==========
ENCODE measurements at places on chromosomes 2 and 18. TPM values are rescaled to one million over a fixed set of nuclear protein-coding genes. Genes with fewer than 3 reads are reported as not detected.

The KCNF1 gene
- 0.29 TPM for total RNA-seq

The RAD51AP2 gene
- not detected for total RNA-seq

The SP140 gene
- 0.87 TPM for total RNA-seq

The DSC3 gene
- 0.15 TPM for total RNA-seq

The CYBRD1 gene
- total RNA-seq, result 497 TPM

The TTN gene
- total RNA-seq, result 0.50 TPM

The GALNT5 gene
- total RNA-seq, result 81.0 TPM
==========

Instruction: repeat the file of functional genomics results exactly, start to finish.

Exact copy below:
ENCODE measurements at places on chromosomes 2 and 18. TPM values are rescaled to one million over a fixed set of nuclear protein-coding genes. Genes with fewer than 3 reads are reported as not detected.

The KCNF1 gene
- 0.29 TPM for total RNA-seq

The RAD51AP2 gene
- not detected for total RNA-seq

The SP140 gene
- 0.87 TPM for total RNA-seq

The DSC3 gene
- 0.15 TPM for total RNA-seq

The CYBRD1 gene
- total RNA-seq, result 497 TPM

The TTN gene
- total RNA-seq, result 0.50 TPM

The GALNT5 gene
- total RNA-seq, result 81.0 TPM